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Treat degrees in vocational subjects on par with other bachelor degrees: Delhi govt to Centre

Students who pursue Bachelor of Vocational (BVoc) courses are not treated on par with other graduates. They do not get similar opportunities in higher education or in jobs, they are also not eligible for appearing for civil services exams. How can we push vocational education then?, asked Sisodia

By: PTI | New Delhi | August 12, 2020 6:43:30 pm
JEE NEET exams, JEE NEET examinations, Supreme Court on JEE NEET exams, Delhi news, city news, Indian ExpressWhile aspirants have been demanding further postponement of these exams, Sisodia demanded their cancellation.

The Bachelor of Vocational (BVoc) degrees need to be treated on par with other bachelor degrees and the graduates should be eligible to appear for civil services examination, the Delhi government has told the Centre.

According to Deputy Chief Minister Manish Sisodia, the government has also raised the issue of universities like Delhi University not treating students who studied vocational subjects in class 12 on par with students who did not.

“The new National Education Policy (NEP) has talked about giving a push to vocational education but how can we have results when our system does not respect those with skill education. Students with vocational subjects or skill-based subjects in class 12 face a disadvantage in admissions in universities like DU,” Sisodia told PTI.

“Similarly, students who pursue Bachelor of Vocational (BVoc) courses are not treated on par with other graduates. They do not get similar opportunities in higher education or in jobs, they are also not eligible for appearing for civil services exams. How can we push vocational education then?” he asked.

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Sisodia, who is also Delhi’s Education Minister, said, “We have raised the issue with the Centre that we need to treat the vocational students on par with those who pursue other subjects. They somewhat agree that this is an issue but ultimately this is a decision they need to take.”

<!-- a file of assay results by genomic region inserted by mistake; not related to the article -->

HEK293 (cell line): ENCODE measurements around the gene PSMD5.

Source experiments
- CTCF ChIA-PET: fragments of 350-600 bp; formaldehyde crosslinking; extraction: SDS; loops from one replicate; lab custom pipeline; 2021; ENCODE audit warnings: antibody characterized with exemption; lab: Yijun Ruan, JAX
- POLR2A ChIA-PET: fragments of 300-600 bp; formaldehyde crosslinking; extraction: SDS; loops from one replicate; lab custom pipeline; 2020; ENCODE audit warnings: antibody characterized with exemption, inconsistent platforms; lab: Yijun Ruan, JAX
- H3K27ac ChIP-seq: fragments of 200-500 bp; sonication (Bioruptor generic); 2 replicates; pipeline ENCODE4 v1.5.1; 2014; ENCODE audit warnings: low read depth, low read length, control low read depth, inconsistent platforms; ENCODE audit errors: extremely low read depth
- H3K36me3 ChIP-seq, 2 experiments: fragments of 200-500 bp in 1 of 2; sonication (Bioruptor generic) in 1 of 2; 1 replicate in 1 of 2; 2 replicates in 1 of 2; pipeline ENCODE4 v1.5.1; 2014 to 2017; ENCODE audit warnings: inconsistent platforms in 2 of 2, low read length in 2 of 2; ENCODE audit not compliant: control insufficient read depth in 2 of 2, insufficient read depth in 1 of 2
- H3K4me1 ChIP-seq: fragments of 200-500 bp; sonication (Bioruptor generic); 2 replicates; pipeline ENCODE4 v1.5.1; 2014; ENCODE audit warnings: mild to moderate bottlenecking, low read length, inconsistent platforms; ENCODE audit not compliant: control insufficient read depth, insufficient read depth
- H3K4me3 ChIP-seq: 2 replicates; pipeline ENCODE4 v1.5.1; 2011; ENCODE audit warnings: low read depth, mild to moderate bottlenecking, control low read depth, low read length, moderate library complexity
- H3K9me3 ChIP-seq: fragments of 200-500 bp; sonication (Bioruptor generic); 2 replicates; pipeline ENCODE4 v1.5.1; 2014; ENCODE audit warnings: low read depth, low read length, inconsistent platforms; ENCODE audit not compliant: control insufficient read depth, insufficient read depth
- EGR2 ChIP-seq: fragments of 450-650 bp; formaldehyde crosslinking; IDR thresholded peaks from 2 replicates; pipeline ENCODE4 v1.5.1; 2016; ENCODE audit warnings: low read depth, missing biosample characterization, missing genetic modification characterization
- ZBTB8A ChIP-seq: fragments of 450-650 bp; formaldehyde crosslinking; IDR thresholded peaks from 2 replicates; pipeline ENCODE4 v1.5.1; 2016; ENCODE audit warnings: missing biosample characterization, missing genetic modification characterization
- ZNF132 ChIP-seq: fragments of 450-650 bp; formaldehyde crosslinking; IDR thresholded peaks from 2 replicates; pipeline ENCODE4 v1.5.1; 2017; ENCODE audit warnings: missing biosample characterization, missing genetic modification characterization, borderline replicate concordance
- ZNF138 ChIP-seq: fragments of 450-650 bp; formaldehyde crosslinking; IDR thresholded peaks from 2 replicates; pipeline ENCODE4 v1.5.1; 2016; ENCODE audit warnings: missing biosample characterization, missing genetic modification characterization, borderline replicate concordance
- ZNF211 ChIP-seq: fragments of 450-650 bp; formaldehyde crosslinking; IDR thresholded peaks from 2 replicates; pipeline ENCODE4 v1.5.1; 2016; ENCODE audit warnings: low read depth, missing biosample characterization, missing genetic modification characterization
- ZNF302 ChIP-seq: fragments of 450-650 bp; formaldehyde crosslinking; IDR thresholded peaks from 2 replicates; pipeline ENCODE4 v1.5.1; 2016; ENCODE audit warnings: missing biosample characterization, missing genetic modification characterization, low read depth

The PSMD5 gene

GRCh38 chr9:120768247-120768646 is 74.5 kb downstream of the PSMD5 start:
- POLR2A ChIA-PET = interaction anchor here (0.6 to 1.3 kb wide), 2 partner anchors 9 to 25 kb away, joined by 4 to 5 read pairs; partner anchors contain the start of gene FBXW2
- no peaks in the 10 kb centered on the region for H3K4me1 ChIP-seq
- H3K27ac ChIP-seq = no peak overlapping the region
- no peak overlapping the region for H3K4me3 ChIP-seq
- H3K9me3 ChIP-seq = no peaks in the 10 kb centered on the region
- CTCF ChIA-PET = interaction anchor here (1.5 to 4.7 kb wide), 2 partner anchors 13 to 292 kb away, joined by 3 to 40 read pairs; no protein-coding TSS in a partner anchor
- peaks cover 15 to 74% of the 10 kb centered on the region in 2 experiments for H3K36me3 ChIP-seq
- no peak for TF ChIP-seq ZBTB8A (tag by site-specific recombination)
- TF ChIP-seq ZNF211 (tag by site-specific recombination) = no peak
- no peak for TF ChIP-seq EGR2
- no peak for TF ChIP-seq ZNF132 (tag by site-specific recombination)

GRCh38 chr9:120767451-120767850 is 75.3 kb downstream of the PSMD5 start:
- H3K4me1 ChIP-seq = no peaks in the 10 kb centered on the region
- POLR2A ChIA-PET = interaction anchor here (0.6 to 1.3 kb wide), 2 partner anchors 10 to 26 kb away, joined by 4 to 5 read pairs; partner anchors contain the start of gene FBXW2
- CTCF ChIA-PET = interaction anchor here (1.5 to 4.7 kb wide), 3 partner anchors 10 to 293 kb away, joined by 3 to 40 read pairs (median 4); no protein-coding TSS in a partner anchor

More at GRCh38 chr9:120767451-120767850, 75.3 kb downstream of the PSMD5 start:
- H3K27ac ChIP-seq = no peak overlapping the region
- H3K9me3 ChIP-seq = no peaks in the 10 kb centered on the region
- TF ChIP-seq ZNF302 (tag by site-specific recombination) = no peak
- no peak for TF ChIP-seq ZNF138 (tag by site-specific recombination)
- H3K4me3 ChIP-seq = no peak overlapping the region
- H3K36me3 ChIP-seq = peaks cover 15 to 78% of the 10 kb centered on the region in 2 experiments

The new education policy which was approved by the Cabinet last month has noted that the vocational education is perceived to be inferior to mainstream education and meant largely for students who are unable to cope with the latter.

“This is a perception that affects the choices students make. It is a serious concern that can only be dealt with by a complete re-imagination of how vocational education is offered to students in the future. The policy aims to overcome the social status hierarchy associated with vocational education and requires integration of vocational education programmes into mainstream education in all educational institutions in a phased manner,” the new NEP said.

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“Beginning with vocational exposure at early ages in middle and secondary school, quality vocational education will be integrated smoothly into higher education. It will ensure that every child learns at least one vocation and is exposed to several more. This would lead to emphasising the dignity of labour and importance of various vocations involving Indian arts and artisanship,” it added.

The policy has proposed that by 2025, at least 50 pc of learners through the school and higher education system shall have exposure to vocational education, for which a clear action plan with targets and timelines will be developed.

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